The University of Surrey Physics Society invites you to an evening with Prof. Jim Al-Khalili and Dr. Paul Stevenson, on the 25th of March, to find out if Life is Quantum Mechanical or not, and to explore the uses of Nuclear Isotopes in our everyday lives. The event has been organized through RAG to raise donations in aid of ‘The Shooting Star Chase Charity’, which is a leading children’s hospice charity caring for babies, children and young people with life-limiting conditions and their families.
It costs about £9.5 million a year to maintain the current level of care and hence we believe that every bit of donations that we raise will go a long way to help these families.
The schedule of the event:
Date: 25th March, 17:00 – 19:00
Location: Lecture Theatre D (Griffiths), University of Surrey.
Entry: Minimum £1 but welcome to donate whatever you can.
16:40 – 16:55 – Drinks reception (light snacks will be provided)
17:00 – 17:50 – ‘Is Life Quantum Mechanical?’ by Prof. Jim Al-Khalili
17:50 – 18:00 – Break (drinks available outside in the foyer)
18:05 – 19:00 – ‘A field guide to Isotopes’ by Dr. Paul Stevenson
The précis of both the lectures are as follows:
Is Life Quantum Mechanical?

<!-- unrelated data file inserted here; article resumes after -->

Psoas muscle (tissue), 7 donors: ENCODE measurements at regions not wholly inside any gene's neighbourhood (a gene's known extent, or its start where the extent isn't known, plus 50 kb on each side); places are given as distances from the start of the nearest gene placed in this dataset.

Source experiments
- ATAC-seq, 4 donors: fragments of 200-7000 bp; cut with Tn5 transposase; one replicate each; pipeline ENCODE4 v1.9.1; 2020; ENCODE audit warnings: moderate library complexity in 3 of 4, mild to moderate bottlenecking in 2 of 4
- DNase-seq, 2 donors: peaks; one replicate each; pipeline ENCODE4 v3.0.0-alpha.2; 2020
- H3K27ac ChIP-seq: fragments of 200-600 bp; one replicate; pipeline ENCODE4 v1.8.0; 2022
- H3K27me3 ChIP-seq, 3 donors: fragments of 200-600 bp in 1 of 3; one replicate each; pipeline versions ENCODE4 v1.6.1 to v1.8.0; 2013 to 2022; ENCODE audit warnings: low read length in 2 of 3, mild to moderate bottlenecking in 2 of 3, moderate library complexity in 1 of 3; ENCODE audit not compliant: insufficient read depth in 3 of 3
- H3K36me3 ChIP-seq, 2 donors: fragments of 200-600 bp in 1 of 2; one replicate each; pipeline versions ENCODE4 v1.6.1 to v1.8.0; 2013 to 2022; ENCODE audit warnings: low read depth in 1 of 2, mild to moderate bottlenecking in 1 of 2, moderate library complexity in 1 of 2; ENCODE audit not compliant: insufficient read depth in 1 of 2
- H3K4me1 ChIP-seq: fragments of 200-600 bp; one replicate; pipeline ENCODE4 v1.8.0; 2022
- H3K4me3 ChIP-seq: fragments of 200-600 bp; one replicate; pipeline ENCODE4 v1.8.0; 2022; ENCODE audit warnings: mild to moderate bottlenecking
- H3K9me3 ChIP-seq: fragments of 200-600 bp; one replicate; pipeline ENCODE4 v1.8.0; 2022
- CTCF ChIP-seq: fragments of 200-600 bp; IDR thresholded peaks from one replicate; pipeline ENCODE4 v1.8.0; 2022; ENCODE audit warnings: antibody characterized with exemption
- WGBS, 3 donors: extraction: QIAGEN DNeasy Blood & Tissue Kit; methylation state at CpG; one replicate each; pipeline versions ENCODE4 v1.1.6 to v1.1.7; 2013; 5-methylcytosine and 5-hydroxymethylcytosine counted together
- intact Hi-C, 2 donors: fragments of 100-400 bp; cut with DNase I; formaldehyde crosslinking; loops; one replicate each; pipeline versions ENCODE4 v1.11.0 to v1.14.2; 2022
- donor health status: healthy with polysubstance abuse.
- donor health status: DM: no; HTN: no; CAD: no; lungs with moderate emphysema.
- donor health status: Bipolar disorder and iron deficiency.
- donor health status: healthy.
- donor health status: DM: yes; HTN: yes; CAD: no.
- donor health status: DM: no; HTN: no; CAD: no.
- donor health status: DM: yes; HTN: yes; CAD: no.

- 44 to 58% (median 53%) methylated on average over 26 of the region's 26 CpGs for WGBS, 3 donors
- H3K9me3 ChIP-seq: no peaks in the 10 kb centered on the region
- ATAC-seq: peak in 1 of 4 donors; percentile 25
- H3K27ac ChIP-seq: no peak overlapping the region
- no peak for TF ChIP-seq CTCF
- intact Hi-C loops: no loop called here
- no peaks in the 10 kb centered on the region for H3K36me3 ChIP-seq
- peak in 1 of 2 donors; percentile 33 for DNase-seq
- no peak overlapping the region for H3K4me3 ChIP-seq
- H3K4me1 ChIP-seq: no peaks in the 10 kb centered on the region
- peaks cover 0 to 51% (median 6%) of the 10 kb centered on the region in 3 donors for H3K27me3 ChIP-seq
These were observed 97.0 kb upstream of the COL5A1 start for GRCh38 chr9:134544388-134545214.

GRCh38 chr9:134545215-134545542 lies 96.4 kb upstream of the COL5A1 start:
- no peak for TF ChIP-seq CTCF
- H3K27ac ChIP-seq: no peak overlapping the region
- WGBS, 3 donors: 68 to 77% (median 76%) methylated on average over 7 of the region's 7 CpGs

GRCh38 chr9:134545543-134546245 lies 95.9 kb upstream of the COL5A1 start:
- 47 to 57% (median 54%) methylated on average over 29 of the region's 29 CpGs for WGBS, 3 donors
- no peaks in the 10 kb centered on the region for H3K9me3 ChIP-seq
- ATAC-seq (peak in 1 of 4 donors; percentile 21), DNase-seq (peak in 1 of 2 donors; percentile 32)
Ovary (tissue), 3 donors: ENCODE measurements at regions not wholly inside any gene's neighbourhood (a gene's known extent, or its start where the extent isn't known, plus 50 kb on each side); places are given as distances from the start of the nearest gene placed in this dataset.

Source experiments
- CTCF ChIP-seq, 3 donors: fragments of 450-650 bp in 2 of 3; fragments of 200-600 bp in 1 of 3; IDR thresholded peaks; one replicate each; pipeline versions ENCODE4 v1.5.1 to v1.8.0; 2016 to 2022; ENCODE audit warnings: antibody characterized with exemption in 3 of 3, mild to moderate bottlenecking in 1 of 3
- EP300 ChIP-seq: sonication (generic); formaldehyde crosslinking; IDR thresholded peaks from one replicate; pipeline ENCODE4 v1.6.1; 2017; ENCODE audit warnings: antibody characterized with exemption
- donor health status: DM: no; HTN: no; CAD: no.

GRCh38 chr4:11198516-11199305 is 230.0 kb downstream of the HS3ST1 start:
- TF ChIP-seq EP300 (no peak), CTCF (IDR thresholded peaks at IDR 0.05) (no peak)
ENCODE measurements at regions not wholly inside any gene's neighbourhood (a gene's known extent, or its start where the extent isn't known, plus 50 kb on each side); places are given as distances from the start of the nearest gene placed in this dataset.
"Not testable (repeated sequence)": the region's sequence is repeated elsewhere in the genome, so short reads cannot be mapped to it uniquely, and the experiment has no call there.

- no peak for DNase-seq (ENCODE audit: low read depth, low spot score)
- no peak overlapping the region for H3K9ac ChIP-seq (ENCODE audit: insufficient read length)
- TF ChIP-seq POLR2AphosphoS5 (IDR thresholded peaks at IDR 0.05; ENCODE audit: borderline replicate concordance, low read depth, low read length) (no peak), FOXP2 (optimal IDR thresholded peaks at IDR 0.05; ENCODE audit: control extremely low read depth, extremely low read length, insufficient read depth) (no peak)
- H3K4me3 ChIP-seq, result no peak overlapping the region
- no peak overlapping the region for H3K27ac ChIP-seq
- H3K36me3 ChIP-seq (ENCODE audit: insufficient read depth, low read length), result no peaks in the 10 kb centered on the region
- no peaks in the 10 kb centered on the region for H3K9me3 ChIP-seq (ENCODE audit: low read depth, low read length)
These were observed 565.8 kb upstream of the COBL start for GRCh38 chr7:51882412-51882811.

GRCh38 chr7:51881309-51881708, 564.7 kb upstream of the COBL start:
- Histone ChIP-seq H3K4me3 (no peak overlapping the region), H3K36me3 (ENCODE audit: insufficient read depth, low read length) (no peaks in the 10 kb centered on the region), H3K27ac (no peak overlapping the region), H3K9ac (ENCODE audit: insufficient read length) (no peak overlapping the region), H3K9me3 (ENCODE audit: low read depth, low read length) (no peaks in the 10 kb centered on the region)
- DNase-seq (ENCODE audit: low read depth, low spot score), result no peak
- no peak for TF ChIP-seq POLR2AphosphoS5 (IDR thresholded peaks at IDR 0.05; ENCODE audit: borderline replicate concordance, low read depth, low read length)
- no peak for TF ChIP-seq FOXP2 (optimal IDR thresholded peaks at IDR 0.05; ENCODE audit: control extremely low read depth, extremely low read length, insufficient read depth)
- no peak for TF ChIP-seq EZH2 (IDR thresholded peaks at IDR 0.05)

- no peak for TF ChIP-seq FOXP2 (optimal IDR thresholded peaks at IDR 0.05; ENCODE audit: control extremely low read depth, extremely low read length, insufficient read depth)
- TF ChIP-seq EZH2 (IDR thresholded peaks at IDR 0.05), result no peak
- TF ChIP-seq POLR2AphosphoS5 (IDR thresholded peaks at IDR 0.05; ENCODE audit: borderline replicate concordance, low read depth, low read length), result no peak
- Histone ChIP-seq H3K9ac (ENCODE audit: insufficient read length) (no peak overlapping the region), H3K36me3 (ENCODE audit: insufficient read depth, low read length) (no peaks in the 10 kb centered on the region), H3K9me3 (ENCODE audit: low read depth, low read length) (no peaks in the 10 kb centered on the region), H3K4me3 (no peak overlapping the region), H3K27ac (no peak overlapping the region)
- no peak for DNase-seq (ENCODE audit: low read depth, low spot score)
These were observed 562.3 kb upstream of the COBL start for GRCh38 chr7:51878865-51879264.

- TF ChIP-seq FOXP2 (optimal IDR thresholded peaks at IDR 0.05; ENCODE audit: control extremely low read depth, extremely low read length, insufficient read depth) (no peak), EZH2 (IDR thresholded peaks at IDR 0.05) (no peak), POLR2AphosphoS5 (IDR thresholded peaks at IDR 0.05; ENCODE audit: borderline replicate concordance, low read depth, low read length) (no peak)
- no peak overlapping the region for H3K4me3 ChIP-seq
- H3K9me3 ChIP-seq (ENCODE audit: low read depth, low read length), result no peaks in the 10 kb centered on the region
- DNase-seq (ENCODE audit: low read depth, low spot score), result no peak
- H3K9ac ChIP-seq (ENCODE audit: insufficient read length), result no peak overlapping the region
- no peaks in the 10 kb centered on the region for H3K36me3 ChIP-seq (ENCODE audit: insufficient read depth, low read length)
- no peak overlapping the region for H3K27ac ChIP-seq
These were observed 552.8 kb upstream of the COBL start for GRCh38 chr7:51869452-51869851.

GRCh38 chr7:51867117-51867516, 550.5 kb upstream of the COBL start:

This lecture introduces the exciting new field of Quantum Biology. It has recently emerged that robins migrating from Sweden to the Mediterranean every autumn appear to use quantum entanglement (what Einstein called “spooky action at a distance”) within proteins in their eyes to help them navigate by detecting the earth’s weak magnetic field. There is also solid evidence that plants use quantum coherence to speed up the process of photosynthesis, while enzymes, those metabolic workhorses that drive much of the action in our cells, use quantum tunnelling to accelerate chemical reactions. With a background in theoretical nuclear physics, Jim Al-Khalili is one of a growing number of scientists interested in trying to understand how fragile quantum mechanical phenomena manage to survive in the wet, warm biological world.
A field Guide to Isotopes
This lecture takes a tour of uses of different nuclear isotopes of elements in things like medicine, geology, as well as straight nuclear physics.